The 36th edition of the Dakar Rally gets underway on Sunday (4 January). In two weeks, some 405 competitors will cover a massive 9,000km through Argentina, Chile and Bolivia, starting and finishing in Buenos Aires.
The route takes in just about every type of terrain and scenery South America has to offer: fast, flowing, WRC-style gravel roads; tight and twisty mountain passes; dune-filled deserts; and coastal plains. It being summer in the Southern Hemisphere, temperatures will vary from 40 degrees plus at low levels, and plunge down to well below freezing as the caravan crosses the Andes twice. It really will be the toughest test of man and machine, possibly ever.
So, who’s in contention to win?
All eyes will be on the Peugeot squad, returning to the Dakar for the first time since 1990. After Group B collapsed in the WRC, the French giant took to the Dakar for won four times on the bounce from ’87, before leaving to tackle Le Mans. A French team hasn’t won the French organised Dakar in 15 years.
Peugeot’s 2008 DKR challenger is unusual in being rear-wheel-drive – a RWD car has only triumphed twice before. But the current technical regulations are arguably more favourable for a rear-driver, allowing less weight, more suspension travel and bigger wheels. A c. 250bhp diesel engine provides the power.
The industrial-strength driver line-up includes two-time WRC champion and 2010 Dakar winner, Carlos Sainz; and Stephane Peterhansel, the most successful Dakar racer ever. They are joined by multiple winner Cyril Despres, making his first foray on four wheels.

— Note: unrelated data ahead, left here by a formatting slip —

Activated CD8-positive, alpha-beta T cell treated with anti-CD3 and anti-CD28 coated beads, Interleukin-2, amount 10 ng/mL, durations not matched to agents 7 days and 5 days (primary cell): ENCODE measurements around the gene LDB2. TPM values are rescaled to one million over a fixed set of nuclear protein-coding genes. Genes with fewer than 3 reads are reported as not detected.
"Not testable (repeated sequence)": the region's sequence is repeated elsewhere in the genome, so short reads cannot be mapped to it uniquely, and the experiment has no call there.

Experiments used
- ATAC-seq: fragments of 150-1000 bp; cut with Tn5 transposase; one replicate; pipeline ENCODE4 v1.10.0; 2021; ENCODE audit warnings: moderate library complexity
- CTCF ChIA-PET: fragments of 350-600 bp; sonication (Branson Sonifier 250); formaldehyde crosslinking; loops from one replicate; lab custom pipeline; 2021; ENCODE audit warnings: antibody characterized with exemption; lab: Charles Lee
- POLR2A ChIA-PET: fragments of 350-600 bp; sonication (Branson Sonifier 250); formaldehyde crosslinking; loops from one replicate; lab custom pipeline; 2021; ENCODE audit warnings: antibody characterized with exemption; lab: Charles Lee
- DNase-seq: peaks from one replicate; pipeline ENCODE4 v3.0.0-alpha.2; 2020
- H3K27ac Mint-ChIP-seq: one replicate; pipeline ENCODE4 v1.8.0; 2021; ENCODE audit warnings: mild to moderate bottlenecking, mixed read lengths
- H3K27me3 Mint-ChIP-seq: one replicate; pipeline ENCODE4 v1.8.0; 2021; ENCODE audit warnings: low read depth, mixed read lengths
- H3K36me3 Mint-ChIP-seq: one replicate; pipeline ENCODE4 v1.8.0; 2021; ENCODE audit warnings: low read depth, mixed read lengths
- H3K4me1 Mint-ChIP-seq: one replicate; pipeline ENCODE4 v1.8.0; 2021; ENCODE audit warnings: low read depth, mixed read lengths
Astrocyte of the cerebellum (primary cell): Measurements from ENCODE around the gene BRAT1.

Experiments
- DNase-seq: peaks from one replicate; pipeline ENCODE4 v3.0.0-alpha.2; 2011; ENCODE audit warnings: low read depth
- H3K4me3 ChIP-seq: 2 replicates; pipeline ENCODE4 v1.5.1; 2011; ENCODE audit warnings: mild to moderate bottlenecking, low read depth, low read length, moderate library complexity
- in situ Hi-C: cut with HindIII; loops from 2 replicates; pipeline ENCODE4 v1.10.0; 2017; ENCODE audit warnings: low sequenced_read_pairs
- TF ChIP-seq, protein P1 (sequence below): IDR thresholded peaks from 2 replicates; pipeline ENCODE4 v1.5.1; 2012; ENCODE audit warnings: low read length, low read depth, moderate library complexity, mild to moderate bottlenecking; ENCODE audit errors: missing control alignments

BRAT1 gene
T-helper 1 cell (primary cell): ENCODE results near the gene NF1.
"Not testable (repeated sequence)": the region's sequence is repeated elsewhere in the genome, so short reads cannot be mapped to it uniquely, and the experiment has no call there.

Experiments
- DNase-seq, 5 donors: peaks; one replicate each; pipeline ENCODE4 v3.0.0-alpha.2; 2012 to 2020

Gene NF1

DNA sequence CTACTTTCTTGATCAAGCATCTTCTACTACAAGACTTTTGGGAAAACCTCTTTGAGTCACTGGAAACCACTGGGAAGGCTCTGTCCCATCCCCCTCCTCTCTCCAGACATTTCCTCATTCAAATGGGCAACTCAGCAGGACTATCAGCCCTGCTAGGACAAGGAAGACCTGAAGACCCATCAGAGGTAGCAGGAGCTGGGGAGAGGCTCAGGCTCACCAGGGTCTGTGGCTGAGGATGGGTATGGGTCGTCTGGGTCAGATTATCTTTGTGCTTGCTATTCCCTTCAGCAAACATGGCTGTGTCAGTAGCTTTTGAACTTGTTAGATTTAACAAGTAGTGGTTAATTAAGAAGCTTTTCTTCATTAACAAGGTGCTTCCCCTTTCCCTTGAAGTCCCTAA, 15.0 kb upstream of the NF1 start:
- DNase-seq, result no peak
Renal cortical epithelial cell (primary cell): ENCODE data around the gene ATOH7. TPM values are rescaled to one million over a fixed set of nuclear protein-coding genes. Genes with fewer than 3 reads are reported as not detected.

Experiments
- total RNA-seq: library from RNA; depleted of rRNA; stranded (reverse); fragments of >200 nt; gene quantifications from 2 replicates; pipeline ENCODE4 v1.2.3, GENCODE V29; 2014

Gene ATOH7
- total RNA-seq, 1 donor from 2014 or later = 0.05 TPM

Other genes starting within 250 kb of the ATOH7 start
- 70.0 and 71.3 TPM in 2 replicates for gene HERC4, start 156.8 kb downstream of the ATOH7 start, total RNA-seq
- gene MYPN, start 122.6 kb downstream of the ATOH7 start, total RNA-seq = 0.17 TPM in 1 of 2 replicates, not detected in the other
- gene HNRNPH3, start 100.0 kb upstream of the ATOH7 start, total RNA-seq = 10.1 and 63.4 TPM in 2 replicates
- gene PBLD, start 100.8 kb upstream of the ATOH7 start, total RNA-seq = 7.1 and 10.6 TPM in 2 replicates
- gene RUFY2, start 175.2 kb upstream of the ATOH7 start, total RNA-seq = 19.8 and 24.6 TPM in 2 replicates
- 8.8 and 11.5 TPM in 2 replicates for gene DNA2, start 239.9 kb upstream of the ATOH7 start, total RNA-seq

With Peugeot drawing all the attention, it’s easy to overlook the mighty X-Raid Mini squad. The German outfit scored its third straight victory in 2014 and last year’s winner, Marc Coma, returns, leading the main Monster Energy-backed team. As well as the Peugeots, he will have to contend with 2011 victor Nasser Al-Attiyah and the rapid Krzysztof Holowczyc in similar Mini ALL4 Racing machines.
But of course, anything can happen in 9,000km of flat-out driving, and behind the main contenders there is a glut of drivers who will be fighting for position near the front. Mini man Orlando Terranova won several stages last year and American legend Robby Gordon is immensely fast, when his Hummer works. South African Giniel de Villiers is perhaps the most consistent performer of recent years, always in the mix for the podium in his Toyota.
Then there are the locally-run, factory-backer Renault and Ford teams, hoping find the speed and reliability to break into the top ten. Incidentally, this conjecture is all very well, but in recent times the nuclear blast-proof Mini has filled out the majority of the top placings – nine of the top 12 in 2014.
The Dakar isn’t just about the cars, though. Bikes, quads and trucks all take part, as well. With Despres’s defection to the cars, it’s a brave bet against Marc Coma taking a fifth win. But the likes of Joan Barreda Bort, Olivier Pain, Jordi Viladoms and David Casteu will give the Spaniard a run for his money.
With the dominant Patronelli brothers absent, the quad category will likely be a straight fight between local hero and 2014 winner Ignacio Casale and Rafal Sonik. As ever in the HGVs, it’s hard to see past the indomitable Russians at Kamaz. Though Dutch car transporter magnate Gerard de Rooy will again be the thorn in their sides, as he seeks a second win.
Only Motors will bring you coverage of the 2015 Dakar Rally, with news and results throughout the event.